The "Best Practices" of Red Teaming


  1. Gladman, B.W.
Corporate Authors
Defence R&D Canada - Centre for Operational Research and Analysis, Ottawa ON (CAN)
This paper’s central argument is that military organizations which more easily welcome the challenging of assumptions and plans frequently fare better in the operations they undertake than those that do not. The use of red teams in many forms has been one of the most helpful ways in which military organisations can both challenge their planning assumptions in the early preparatory stages, and later function as an opposing force to test the specific plans and operational methods. However, red teams tend only to succeed if certain ‘best practices’ are followed. This paper provides the ‘best practices’ of current and past red team efforts of the CF and its Allies, reinforced by historical instances of when red teams mattered and why. This effort should be of use to the planning and development of the V2010 red team by identifying the requisite elements in any red team effort, by recommending an appropriate structure and function for the team(s), and suggesting appropriate skill sets and required training to produce a useful red team. It also suggests a process in which the red team should operate in its role as a devil’s advocate challenging the planning assumptions and developing plans, and later in its more traditional opposing force role, where it will continue to challenge the details of the plans, the situational awareness of the security partners involved, and their ability to keep pace with rapidly changing events. Finally, the paper suggests several tools the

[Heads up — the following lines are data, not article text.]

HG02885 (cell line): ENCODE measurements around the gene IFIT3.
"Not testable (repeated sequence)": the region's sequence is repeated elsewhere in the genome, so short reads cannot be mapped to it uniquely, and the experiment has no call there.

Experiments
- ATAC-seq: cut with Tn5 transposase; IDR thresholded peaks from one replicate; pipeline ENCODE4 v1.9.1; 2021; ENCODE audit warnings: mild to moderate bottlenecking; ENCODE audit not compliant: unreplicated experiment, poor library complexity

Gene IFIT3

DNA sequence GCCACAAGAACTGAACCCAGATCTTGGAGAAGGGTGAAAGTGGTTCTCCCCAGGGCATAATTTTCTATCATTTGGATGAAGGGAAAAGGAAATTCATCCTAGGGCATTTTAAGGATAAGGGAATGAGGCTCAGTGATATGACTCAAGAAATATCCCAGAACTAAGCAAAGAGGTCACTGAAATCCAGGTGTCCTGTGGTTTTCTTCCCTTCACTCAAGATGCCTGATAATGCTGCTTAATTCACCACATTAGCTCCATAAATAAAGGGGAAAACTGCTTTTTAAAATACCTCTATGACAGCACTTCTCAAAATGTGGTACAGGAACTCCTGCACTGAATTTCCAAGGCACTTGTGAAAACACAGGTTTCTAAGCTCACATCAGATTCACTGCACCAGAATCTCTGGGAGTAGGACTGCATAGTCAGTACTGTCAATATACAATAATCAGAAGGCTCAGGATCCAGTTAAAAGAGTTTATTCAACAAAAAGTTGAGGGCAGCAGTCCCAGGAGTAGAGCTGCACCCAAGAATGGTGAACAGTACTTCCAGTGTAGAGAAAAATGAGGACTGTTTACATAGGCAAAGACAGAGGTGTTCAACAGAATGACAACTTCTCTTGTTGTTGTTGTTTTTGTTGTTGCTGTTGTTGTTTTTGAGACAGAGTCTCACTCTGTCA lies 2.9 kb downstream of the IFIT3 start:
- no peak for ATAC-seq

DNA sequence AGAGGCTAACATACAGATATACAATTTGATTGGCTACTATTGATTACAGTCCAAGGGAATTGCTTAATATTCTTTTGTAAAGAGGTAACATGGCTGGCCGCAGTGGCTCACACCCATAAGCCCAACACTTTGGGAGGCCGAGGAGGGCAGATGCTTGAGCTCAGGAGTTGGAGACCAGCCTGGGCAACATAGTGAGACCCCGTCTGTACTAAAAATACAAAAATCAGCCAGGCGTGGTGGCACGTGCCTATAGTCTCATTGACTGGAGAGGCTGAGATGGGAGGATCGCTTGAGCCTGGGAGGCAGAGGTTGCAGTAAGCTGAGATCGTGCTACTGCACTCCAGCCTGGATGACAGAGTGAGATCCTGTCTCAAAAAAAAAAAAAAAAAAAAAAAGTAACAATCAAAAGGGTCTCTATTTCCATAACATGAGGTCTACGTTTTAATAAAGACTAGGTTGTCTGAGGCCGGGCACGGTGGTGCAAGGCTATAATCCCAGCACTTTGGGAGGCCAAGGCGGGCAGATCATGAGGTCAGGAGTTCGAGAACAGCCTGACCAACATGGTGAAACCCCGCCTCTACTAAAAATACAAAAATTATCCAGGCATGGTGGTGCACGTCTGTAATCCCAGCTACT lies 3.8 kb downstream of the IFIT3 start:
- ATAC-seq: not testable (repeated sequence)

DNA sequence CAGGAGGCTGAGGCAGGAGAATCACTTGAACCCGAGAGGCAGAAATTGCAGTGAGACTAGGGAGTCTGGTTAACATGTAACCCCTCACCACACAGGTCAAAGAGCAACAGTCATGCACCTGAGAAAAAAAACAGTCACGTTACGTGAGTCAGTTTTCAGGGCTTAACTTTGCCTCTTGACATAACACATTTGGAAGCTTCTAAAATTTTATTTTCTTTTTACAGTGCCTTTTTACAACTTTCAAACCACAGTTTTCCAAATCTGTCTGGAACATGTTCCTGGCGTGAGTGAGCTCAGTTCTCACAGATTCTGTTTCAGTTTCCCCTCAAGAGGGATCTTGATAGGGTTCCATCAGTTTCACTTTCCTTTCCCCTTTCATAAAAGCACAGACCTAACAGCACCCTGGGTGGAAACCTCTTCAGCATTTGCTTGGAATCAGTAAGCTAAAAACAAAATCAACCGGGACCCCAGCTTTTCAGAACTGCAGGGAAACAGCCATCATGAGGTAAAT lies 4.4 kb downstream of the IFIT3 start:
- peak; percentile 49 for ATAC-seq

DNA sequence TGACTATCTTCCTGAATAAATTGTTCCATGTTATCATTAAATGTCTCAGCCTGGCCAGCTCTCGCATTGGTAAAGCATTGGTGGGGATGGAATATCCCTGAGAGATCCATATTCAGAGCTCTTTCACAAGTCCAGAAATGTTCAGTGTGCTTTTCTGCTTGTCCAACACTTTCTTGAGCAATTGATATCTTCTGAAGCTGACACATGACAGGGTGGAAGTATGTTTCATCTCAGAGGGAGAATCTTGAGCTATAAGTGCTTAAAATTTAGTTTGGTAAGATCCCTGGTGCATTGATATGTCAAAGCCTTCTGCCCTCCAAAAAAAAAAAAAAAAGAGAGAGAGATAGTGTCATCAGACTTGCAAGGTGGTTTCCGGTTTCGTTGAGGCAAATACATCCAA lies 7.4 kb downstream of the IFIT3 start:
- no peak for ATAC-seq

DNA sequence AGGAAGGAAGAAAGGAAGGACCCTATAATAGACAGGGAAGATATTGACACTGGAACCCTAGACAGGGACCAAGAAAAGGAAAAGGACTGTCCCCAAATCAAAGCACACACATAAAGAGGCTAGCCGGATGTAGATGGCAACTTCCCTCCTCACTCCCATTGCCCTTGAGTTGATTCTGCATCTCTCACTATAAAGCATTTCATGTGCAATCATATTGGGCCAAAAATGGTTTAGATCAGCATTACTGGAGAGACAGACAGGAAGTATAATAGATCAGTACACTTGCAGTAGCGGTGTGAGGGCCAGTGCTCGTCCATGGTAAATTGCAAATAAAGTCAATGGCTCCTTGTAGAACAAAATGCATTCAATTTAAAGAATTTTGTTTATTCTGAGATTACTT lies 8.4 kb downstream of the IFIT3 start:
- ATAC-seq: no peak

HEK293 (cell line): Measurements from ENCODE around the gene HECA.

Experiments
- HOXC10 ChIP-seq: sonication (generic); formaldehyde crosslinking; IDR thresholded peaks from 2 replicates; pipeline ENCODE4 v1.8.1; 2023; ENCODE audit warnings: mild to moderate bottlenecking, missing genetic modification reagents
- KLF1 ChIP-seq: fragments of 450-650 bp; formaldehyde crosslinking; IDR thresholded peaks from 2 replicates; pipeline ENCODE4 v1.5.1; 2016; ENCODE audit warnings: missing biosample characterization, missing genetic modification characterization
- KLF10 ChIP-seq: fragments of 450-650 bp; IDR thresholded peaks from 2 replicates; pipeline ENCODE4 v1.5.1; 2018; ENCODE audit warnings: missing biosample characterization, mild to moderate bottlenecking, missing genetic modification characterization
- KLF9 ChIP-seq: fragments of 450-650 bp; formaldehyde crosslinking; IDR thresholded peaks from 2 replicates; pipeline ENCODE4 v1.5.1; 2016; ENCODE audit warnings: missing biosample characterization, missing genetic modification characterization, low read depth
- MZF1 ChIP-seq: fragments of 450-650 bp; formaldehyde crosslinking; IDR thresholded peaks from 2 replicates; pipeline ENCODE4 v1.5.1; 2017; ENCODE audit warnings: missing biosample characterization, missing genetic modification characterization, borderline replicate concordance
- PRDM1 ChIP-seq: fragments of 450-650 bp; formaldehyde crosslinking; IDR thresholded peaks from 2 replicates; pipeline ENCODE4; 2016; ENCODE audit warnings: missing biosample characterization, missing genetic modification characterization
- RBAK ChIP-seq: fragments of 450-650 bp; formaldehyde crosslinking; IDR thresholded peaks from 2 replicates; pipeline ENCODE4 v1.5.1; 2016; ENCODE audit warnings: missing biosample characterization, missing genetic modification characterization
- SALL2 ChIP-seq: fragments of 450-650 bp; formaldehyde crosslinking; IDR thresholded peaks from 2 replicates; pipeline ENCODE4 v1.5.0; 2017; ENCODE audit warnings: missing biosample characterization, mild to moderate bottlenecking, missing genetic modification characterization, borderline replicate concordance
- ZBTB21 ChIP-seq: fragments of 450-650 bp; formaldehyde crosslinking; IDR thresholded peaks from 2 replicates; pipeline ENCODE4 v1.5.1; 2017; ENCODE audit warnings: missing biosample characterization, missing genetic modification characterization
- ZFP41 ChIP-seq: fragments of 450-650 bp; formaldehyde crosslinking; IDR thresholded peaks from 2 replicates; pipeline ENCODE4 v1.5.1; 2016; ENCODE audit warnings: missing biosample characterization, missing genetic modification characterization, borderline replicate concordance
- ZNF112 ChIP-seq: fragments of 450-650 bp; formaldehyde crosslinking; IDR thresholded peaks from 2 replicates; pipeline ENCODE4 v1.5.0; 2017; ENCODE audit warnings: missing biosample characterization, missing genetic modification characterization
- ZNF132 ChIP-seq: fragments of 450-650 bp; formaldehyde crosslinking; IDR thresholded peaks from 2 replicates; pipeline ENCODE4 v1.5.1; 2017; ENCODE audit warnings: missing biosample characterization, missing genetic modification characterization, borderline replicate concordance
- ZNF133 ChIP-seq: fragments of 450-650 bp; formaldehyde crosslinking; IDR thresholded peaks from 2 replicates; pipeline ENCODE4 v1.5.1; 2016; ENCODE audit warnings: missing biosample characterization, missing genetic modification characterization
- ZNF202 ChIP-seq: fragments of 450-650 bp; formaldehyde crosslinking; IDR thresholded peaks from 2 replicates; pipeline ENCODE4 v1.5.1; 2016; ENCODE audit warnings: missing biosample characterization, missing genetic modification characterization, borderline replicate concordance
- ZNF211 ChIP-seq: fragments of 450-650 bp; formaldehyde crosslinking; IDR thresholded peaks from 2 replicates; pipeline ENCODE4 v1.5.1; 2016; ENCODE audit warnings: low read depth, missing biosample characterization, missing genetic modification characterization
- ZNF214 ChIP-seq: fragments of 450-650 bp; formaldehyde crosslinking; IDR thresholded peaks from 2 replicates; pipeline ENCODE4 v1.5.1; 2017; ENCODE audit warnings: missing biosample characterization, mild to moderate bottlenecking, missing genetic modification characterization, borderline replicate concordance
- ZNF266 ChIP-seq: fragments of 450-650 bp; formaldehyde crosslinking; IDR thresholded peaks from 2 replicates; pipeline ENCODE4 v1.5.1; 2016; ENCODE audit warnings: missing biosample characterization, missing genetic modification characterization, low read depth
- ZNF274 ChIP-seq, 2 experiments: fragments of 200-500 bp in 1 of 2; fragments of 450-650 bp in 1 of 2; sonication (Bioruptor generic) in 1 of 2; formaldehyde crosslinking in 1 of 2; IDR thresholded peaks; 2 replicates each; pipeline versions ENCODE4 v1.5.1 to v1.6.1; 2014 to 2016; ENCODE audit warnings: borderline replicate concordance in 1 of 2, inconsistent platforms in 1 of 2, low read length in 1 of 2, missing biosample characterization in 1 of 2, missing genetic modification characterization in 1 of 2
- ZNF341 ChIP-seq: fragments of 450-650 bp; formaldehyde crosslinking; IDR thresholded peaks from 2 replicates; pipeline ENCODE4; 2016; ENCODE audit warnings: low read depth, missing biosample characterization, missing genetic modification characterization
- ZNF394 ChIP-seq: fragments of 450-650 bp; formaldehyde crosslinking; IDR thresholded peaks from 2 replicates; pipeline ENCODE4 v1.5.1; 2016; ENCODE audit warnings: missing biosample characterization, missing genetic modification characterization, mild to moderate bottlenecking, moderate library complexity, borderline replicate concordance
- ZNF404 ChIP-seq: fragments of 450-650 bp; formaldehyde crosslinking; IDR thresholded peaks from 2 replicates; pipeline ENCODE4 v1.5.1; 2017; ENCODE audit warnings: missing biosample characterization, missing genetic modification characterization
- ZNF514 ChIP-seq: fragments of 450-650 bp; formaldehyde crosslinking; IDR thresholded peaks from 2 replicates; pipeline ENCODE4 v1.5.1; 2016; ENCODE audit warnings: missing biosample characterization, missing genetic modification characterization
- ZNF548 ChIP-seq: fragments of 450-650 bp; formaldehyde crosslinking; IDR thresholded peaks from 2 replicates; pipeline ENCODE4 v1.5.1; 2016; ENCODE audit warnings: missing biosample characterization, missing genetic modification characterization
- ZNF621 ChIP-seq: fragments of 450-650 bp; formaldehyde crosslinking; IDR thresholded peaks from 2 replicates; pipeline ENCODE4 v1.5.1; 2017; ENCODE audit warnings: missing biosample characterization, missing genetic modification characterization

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Report Number
DRDC-CORA-TM-2007-29 — Technical Memorandum
Date of publication
01 Jul 2007
Number of Pages
Electronic Document(PDF)

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